Life After Howard Dean

This is a partial transcript of The Big Story With John Gibson, Feb. 17, 2004, that has been edited for clarity.

(BEGIN VIDEO CLIP)

HOWARD DEAN (D-VT) FMR. PRESIDENTIAL CANDIDATE: We are leaving on track but we are going on another track that will take back America for ordinary people again.

(END VIDEO CLIP)

JOHN GIBSON, HOST: So, will the Deaniacs stick together now that the campaign has derailed? Where will all that Howard Dean (search) energy go? Let's ask two Dean supporters. Patricia Freesen in Albany, New York and Jerome Wiley Segovia in Los Angeles. That's the big question. Patricia, you first. Do Dean's people find another guy or do they go home?

PATRICIA FREESEN, FMR. DEAN VOLUNTEER: We don't do either. We'll keep — we'll keep working.

GIBSON: Well, on what?

FREESEN: Well, it hasn't been totally defined yet, but we'll be looking at other grassroots efforts. We want to work for other candidates. We want to keep Dr. Dean's message alive. I'm actually a meet up coordinator and I'll be meeting with my steering committee and we're going to decide where to go from here.

GIBSON: All right. Let me go to Jerome Wiley-Segovia in Los Angeles. Jerome, is there a Dean campaign without a Dean? What do you do? Where does all this energy go?

JEROME WILEY SEGOVIA, SOFTWARE ENGINEER: Well, I think the campaign is going to continue until — possibly until there is a nominee that everybody can get behind. So, there is plenty of states where his name is still on the ballot. I personally became involved through Latinos for Dean. And so there is still a lot of work to be done in the Latino community. There is a lot of Hispanics in the cities where we're from and we need to activate them.

GIBSON: But Jerome, I don't mean to sound argumentative. Dean's stepped aside. Now he wants to keep this movement going, but it doesn't seem to have the focus that meant so much to Dean followers, which is himself.

WILEY-SEGOVIA: I think people have learned a lot in this campaign, people that have not been involved in politics like myself. I drove out to Iowa and I learned a lot while I was campaigning, helping with the campaign there in New Mexico. I'm out here in California now. So, I have to drive all the way back across the country. And I think that we're going to continue to want to be involved and we are going to continue to look to Burlington through the Web site and through other means to look for direction from the campaign, from Howard Dean himself. But also we're getting involved with other projects I think along the way, depending — I'm not going to speak for 700,000 Dean supporters. But in my case, there is a local race here in California. There is — Joe Baca Jr. is running for assembly and I am going to be helping him until March 2.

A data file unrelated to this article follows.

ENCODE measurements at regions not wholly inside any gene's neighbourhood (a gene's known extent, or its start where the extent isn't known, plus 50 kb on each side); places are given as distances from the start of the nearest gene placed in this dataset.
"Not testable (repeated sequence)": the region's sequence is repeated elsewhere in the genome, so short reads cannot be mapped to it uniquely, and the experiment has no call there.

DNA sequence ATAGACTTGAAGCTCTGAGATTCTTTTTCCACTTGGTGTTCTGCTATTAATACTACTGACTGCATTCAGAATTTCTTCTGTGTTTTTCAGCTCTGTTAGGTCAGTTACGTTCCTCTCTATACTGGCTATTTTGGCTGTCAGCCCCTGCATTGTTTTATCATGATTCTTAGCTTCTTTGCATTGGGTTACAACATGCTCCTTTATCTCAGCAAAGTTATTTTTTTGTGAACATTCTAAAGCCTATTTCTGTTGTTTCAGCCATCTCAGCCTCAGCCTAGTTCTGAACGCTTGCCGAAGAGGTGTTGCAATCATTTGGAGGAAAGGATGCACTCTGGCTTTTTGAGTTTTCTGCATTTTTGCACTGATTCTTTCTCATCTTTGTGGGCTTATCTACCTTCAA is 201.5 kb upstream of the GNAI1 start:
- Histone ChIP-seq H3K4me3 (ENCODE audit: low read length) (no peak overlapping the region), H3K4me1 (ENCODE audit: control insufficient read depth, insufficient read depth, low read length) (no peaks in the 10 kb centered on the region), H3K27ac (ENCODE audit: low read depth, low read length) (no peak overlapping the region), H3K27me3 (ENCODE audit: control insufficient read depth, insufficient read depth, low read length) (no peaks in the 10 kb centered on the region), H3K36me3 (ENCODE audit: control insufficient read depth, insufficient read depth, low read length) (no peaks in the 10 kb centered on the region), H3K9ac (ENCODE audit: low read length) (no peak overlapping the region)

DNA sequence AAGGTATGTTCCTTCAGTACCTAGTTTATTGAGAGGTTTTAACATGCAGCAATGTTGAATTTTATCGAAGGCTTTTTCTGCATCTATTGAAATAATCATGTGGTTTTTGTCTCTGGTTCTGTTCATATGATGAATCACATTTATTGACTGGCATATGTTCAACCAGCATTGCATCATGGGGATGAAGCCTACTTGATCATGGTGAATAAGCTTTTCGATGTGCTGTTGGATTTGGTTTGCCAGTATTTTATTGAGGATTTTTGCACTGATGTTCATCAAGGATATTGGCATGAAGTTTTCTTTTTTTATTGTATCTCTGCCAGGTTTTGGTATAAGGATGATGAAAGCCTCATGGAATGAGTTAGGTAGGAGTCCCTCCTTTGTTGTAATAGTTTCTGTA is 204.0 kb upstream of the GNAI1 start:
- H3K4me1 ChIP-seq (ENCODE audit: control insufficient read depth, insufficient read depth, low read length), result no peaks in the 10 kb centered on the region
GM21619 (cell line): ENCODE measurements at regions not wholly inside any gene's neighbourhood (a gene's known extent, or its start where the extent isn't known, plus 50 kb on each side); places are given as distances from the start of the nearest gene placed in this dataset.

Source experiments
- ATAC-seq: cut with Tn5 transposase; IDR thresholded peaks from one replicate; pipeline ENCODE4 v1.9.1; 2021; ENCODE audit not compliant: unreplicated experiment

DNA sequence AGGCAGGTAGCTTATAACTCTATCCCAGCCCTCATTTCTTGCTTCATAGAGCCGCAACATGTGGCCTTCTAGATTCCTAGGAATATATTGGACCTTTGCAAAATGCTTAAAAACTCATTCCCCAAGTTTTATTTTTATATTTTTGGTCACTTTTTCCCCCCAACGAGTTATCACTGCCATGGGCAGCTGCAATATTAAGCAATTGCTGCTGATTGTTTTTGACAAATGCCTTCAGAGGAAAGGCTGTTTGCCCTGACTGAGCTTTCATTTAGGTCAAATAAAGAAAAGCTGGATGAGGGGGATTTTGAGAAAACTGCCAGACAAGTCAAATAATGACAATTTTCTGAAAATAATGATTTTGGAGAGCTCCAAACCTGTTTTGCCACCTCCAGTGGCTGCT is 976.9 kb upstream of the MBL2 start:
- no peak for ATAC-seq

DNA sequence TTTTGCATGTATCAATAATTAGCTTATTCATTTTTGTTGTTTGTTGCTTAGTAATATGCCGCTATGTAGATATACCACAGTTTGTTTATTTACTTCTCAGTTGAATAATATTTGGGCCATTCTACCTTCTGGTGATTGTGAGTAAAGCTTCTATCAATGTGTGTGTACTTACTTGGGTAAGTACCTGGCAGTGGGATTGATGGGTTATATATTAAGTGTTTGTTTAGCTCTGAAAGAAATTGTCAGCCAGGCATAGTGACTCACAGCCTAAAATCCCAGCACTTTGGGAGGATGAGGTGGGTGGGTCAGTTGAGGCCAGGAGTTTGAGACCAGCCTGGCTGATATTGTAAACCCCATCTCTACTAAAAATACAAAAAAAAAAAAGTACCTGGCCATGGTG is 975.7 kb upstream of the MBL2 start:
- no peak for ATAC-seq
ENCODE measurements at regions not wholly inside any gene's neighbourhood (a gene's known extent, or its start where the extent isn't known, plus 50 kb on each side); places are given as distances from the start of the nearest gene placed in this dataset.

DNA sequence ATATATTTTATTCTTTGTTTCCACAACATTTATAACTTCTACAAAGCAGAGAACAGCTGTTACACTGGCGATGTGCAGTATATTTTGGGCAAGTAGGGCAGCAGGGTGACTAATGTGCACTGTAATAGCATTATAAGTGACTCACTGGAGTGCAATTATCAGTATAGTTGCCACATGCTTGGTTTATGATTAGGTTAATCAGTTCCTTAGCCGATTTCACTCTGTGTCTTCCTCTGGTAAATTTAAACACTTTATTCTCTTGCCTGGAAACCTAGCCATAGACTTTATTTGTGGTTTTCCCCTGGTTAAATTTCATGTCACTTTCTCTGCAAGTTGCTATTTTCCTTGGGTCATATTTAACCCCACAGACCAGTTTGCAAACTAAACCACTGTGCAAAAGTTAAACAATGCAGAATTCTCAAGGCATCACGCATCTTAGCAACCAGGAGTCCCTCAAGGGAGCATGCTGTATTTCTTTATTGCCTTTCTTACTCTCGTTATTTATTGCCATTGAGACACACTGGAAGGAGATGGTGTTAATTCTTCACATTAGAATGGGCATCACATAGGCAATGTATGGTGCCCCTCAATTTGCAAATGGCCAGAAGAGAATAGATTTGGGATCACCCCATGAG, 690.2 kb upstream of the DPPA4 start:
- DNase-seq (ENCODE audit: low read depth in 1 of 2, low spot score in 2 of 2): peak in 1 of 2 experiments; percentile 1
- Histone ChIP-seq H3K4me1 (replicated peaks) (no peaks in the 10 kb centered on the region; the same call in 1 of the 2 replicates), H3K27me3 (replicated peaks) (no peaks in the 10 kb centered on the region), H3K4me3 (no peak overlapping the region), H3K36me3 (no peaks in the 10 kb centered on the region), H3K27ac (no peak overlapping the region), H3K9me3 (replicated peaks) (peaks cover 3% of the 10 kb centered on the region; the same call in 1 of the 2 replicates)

GIBSON: Patricia ...

FREESEN: Yes.

GIBSON: Same question to you. Dean provided so much focal point for his followers and the whole effort to get him in the White House. That's gone. So how do you keep that focus and what is it you focus on?

FREESEN: Well, number one, we're going to encourage people to vote for Howard Dean on March 2 in New York and to vote for his delegates. Kerry did not even have any delegates in our Congressional district. But Dean did. And we — he didn't bother to come upstate. So, we're going to keep it alive. We're going to keep his message alive. That is the most important ...

GIBSON: Patricia?

FREESEN: Yes?

GIBSON: It sounds to me like beating George Bush is not the number one thing in your mind. If it appeared John Kerry could do it, you don't sound like you would get on John Kerry's bandwagon?

FREESEN: I will after the convention. But I want — I want these candidates to be kept on their toes. I think that Dr. Dean defined this campaign and I want — I'll continue to work and probably — you know, at one point, we'll support someone else. But at this point, we want to keep the message alive.

GIBSON: Jerome, that sounds as though the Democratic candidate cannot count on the Dean machine.

WILEY-SEGOVIA: I wouldn't say that, John.

GIBSON: It doesn't sound very enthusiastic, Jerome.

WILEY-SEGOVIA: What's that?

GIBSON: It doesn't sound very enthusiastic.

WILEY-SEGOVIA: No. I think a lot of us were awakened, perhaps, because of the war or because a particular stance that we took on a certain issue. And we found the Dean campaign, we found the Dean candidacy. And we learned a lot of how easy it is to be involved politically and how rewarding it can be. And I think that a lot of us have not lost our focus on ...

GIBSON: Jerome Wiley-Segovia in Los Angeles and Patricia Freesen in Albany, New York. Thank you both of you and we'll talk to you again.

WILEY-SEGOVIA: Thank you, John.

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